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Is it possible to make a solution of ph 7 phosphate buffer solution using phosphoric acid and $\ce{K2HPO4}$ ? How can I calculate the amount of $\ce{K2HPO4}$ needed for 1L of phosphoric acid ?

Edit: I have 50 mL of 0.2M $\ce{H3PO4}$ solution. How can I convert this solution into 50 mL of pH 7 buffer solution by adding (only) $\ce{K2HPO4}$ ? How can I calculate the weight of $\ce{K2HPO4}$ considering all the equilibria present in the $\ce{H3PO4}$ solution and by the application of Henderson-Hasselbalch equation ?

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  • $\begingroup$ What concentration do you want? 50 mM or 1.0 M? $\endgroup$
    – LDC3
    Jun 11, 2015 at 3:52
  • $\begingroup$ @LDC3 Say 1.0 M. $\endgroup$
    – user16096
    Jun 11, 2015 at 4:02

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I suggest you first consider the following reaction: $$\ce{H3PO4 + 3K2HPO4 -> 2HPO4^{2-} + 2H2PO4- + 6K+}$$

It appears, that transforming all $\ce{H3PO4}$ to equal amounts of $\ce{HPO2-}$ and $\ce{H2PO4-}$ requires 3 mole equivalents of $\ce{K2HPO4}$. If you add 3 mole equivalents of $\ce{K2HPO4}$ you will end up in a situation where the concentration of $\ce{[HPO2^{-}] = [H2PO4^{-}]}$, i.e. at the $\ce{pH} = pK_{a2} = 7.21$. Then, I suppose you use the $\ce{HH}$-equation to figure out the rest.

At pH = pka2 = 7.21 the concentration of [H2PO4(-)] = [HPO4(2-)] = 0.40 M. This is because we have added 3 mole equivalents of K2HPO4 to 50*0.2 = 10 mmole of phosphoric acid, i.e. we have reached a total concentration of phosphoric acid protolytes of (3*50*0.2 + 50*0.2)/50 = 0.80 M.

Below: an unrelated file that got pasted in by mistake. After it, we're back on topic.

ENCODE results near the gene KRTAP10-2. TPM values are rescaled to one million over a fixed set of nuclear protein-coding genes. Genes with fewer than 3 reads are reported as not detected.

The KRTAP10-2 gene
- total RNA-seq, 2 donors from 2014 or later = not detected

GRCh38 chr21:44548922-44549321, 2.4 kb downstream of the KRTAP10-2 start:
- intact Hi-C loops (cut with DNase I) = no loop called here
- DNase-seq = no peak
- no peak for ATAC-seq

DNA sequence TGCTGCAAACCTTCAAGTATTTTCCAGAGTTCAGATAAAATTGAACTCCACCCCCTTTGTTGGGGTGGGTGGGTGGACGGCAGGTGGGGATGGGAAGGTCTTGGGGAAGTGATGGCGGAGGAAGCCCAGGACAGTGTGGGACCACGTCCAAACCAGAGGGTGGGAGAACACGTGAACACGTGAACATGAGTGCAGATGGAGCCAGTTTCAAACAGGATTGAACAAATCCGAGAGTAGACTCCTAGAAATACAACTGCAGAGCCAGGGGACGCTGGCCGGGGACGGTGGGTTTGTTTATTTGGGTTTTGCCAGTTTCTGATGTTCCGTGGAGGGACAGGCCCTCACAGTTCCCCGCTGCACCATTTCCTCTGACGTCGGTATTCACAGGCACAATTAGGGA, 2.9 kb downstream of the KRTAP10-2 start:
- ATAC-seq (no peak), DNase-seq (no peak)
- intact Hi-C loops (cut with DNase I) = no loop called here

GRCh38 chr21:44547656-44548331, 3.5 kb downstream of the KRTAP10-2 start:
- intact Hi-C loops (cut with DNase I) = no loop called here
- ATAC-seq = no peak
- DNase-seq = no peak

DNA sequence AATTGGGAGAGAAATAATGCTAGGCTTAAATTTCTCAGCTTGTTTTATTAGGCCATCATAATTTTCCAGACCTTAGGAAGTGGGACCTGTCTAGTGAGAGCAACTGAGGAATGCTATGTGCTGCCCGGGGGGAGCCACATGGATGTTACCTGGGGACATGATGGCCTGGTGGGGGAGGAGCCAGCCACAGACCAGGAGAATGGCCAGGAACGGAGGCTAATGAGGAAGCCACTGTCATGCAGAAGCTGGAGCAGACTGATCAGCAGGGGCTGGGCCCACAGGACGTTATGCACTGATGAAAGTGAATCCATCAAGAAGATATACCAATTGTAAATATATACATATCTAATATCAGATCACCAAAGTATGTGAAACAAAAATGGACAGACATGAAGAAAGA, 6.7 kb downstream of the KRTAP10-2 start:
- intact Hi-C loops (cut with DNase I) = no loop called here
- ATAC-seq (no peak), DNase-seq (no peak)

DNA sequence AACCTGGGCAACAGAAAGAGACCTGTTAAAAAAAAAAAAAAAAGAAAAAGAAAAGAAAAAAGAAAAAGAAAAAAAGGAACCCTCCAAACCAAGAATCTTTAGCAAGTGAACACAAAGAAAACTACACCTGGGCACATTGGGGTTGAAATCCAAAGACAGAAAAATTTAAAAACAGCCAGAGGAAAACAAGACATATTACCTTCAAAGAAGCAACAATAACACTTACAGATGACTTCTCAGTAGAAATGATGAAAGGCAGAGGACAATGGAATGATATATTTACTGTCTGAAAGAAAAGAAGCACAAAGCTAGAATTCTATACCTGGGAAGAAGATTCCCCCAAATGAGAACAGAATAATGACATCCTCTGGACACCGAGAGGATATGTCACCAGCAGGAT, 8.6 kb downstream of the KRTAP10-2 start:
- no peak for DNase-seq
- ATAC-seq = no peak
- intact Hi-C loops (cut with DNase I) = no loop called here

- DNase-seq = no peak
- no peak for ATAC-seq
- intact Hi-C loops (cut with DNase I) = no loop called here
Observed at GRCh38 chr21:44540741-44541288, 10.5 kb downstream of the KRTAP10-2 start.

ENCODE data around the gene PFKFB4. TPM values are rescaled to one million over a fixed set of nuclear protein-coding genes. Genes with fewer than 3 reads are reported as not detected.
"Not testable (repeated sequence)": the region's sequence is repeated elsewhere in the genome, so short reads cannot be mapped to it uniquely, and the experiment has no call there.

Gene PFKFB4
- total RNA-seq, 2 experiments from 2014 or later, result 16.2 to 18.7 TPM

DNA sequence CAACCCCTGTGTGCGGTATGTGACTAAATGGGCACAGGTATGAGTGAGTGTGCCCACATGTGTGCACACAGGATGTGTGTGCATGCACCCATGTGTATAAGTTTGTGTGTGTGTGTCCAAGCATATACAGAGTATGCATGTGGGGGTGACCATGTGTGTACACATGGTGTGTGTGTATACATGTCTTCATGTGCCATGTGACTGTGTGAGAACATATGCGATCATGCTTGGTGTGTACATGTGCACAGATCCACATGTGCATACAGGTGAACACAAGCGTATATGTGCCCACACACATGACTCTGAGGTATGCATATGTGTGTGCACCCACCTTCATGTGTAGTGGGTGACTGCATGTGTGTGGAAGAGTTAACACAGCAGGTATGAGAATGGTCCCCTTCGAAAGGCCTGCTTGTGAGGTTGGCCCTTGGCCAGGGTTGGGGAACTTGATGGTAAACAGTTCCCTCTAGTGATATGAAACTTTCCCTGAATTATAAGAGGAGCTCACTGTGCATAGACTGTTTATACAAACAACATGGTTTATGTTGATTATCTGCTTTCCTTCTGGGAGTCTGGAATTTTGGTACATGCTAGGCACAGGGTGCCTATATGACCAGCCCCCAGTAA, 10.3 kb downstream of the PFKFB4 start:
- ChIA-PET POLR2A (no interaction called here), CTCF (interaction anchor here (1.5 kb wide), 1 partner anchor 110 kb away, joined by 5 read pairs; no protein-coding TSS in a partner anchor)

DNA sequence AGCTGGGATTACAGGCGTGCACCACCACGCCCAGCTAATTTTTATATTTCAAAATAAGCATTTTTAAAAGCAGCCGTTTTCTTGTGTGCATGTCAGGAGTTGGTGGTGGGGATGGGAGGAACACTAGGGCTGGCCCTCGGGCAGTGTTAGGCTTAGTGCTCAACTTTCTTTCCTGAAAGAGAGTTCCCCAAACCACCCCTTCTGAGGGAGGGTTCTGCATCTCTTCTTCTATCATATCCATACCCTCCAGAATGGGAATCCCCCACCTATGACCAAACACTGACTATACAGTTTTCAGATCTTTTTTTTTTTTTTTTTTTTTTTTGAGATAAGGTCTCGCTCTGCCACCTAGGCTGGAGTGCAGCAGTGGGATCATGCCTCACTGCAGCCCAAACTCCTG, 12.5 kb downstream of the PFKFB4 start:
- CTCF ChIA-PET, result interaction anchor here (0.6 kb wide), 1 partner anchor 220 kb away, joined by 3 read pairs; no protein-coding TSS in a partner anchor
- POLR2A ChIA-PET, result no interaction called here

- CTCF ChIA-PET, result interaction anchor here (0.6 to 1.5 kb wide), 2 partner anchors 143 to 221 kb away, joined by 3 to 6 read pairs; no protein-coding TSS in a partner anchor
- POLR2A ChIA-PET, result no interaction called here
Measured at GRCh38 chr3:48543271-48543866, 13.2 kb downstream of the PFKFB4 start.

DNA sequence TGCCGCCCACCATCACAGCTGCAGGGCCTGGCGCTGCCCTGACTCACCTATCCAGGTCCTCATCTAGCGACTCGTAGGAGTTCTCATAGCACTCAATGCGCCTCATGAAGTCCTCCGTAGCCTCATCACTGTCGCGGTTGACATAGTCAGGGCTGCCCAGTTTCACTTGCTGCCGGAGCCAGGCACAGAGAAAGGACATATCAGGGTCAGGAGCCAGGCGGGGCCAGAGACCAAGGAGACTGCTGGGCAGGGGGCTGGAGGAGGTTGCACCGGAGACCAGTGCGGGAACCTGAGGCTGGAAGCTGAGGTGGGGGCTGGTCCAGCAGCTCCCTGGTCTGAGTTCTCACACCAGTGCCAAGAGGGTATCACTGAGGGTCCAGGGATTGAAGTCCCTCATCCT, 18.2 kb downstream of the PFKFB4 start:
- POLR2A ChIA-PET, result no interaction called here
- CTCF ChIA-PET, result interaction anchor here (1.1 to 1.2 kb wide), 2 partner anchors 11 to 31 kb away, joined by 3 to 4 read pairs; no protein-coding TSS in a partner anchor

Now, since we wanted to reach pH = 7.0, we have theoretically added too much of K2HPO4. We suppose the excess amount is equal to x.

At pH = 7.0: [HPO4(2-)] < [H2PO4(-)]. At this pH, only HPO4(2-) and H2PO4(-) are present in significant amounts in the solution. We can then calculate the following: 7.00 = 7.21 + log ([HPO4(2-)] - x/[H2PO4(-)]) = 7.21 + log (0.4 - x)/0.4) => x = 0,1533.

Now, initially we had 50*0.2 mmole of phosphoric acid. To reach pH = 7.0 we should then add 3*50*0.2 - 0.1533*50 mmole = 30 - 7,66(5) = 22,34 mmole of K2HPO4 or 3.8(9) gram.

Please check the calculations.

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    $\begingroup$ The edit of my answer does not look good. It should read HPO4(2-)! $\endgroup$
    – Bive
    Jun 11, 2015 at 23:00
  • $\begingroup$ Thanks for the reply. Can you please explain how that reaction happens ? I mean what about $\ce{H3PO4 + K2HPO4 -> 2 H2PO4^- + 2K+} $ ? And I want the pH to be 7.0 not 7.21. $\endgroup$
    – user16096
    Jun 12, 2015 at 14:51
  • $\begingroup$ @Bive I think thats the correct equation now isn't it? $\endgroup$
    – bon
    Jun 13, 2015 at 16:20
  • $\begingroup$ You now tell us that the final concentration should be 1,0 M. This cannot be right. Initially, you had 50 ml 0,2 M H3PO4, i.e. 10 mmole. If you add K2HPO4 to reach a final concentration of 1,0 M, the pH of the final solution will have a pH much higher than 7,0. If we approximate the volume of the solution to be constant, you have to add 5 mole equivalents of K2HPO4 to achieve 1, 0 M. Initial: 50 ml*0,2 M = 10 mmole => Final: 50 ml * 1,0 M = 50 mmole? I think you should stick to your original presented problem, which is interesting, since the problem does not state the final concentration. $\endgroup$
    – Bive
    Jun 14, 2015 at 20:46

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